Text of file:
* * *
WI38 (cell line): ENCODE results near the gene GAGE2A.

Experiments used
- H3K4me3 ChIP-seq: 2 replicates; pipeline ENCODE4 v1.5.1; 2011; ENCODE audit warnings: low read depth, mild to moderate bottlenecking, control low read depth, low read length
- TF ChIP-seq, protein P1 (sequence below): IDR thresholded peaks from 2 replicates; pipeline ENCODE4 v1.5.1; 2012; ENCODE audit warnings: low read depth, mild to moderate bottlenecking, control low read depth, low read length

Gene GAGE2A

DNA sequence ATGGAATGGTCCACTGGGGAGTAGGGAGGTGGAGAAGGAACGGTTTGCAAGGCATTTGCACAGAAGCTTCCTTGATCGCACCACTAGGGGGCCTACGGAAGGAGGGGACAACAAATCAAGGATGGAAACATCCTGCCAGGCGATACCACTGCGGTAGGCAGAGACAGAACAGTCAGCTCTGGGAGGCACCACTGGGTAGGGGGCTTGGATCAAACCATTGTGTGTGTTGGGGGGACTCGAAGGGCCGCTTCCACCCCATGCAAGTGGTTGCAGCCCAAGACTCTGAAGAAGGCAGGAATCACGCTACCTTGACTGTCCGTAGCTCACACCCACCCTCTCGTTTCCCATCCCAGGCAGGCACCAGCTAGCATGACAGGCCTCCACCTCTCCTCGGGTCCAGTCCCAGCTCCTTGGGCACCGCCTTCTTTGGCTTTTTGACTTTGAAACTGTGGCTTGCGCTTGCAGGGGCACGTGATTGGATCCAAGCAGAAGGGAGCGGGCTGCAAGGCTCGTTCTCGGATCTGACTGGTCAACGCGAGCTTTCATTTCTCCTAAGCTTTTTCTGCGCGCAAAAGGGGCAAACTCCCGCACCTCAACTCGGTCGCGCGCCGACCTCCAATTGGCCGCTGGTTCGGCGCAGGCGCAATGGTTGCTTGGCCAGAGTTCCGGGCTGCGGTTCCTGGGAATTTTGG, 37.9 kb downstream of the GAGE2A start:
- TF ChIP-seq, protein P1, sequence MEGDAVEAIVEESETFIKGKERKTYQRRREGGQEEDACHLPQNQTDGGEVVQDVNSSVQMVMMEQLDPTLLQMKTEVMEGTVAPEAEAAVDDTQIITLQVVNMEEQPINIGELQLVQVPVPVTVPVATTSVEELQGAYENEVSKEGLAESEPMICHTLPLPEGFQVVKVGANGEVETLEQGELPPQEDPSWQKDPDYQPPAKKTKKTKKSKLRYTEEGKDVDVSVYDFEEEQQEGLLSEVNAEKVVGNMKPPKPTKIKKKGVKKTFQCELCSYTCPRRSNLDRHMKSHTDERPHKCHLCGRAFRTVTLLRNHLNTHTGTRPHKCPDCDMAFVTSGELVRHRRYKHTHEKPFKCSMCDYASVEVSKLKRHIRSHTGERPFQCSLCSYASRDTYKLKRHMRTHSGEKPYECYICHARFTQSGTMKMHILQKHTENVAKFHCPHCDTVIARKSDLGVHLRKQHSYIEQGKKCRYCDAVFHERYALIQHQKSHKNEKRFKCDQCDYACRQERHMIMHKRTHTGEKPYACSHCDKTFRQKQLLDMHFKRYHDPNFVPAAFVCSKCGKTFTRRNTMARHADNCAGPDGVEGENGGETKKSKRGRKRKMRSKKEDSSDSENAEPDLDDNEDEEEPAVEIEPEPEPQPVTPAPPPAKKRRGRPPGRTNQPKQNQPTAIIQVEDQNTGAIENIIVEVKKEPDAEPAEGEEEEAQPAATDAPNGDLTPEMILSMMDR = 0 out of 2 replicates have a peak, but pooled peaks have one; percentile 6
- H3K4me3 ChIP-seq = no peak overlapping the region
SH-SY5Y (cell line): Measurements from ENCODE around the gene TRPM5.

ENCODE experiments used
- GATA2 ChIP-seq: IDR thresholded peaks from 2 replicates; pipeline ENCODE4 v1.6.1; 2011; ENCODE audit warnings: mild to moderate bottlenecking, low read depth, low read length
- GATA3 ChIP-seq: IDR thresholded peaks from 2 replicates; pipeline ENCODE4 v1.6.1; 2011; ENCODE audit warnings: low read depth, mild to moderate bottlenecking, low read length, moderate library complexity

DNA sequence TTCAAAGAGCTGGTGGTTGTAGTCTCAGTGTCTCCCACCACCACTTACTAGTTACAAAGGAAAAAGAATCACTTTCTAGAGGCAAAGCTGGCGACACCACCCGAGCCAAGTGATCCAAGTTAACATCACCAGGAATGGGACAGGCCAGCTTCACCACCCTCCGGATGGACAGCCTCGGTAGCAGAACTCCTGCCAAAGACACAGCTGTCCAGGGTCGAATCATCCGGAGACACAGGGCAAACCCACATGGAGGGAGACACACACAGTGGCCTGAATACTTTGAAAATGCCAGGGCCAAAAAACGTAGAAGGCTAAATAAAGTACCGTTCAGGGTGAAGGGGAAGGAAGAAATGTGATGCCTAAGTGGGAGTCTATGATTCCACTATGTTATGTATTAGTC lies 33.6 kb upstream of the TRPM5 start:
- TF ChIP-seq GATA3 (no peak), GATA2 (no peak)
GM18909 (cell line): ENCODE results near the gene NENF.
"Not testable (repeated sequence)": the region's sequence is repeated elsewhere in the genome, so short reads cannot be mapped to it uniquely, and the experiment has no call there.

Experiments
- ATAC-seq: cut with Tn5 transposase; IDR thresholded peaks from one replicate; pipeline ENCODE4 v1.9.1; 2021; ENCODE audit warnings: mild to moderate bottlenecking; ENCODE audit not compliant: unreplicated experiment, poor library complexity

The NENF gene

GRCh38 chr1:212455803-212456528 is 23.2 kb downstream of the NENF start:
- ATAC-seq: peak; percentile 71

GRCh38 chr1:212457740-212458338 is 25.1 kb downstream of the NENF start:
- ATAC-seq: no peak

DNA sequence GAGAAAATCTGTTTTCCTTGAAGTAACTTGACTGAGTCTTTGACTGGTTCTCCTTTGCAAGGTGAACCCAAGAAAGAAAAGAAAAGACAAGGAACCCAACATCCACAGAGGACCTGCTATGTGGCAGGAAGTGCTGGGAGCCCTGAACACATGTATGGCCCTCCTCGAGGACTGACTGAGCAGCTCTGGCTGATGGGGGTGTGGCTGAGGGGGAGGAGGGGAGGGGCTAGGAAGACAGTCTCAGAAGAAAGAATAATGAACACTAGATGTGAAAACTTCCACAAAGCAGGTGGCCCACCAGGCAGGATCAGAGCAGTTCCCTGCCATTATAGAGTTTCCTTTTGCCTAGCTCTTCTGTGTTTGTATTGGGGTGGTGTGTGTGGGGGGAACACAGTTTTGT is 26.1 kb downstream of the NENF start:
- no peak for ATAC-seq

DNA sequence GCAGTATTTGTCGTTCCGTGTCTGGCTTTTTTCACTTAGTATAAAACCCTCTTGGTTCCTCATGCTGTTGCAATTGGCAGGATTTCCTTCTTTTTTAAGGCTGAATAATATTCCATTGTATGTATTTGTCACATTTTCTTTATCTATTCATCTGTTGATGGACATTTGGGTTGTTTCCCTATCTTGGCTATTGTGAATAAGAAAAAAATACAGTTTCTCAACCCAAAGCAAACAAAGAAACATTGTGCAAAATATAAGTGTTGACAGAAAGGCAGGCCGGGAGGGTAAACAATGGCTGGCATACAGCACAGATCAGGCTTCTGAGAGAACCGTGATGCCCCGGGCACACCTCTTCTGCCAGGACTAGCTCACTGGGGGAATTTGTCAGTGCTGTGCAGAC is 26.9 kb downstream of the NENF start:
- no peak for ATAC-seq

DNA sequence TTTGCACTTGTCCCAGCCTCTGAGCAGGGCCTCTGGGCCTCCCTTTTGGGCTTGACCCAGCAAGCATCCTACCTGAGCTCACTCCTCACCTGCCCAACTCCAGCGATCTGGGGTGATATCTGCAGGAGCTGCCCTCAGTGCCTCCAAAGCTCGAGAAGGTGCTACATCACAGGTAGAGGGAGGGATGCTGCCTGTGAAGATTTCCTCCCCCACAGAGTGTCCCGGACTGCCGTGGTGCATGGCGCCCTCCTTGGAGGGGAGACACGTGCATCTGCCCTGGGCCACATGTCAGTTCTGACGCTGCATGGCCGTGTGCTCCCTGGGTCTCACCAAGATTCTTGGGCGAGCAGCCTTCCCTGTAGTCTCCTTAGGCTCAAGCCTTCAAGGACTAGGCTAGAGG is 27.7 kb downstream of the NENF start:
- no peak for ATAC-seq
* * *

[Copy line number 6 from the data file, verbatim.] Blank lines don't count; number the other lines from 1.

DNA sequence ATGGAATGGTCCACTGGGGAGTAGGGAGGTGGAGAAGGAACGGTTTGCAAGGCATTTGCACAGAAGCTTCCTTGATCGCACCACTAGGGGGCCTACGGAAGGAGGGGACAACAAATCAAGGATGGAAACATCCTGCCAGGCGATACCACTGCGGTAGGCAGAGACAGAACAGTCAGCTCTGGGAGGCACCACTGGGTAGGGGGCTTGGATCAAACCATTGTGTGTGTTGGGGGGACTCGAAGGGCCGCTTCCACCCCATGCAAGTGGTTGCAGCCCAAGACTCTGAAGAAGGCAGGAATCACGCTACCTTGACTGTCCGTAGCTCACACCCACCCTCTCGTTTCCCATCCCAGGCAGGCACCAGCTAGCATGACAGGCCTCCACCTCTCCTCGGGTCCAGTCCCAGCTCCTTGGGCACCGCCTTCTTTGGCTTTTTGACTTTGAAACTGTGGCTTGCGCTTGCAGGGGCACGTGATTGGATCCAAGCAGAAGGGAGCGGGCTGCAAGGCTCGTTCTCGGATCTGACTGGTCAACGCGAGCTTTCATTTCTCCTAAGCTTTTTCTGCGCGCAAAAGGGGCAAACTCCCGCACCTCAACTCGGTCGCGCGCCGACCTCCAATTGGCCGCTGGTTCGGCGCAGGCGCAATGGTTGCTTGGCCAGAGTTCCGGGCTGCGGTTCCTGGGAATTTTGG, 37.9 kb downstream of the GAGE2A start: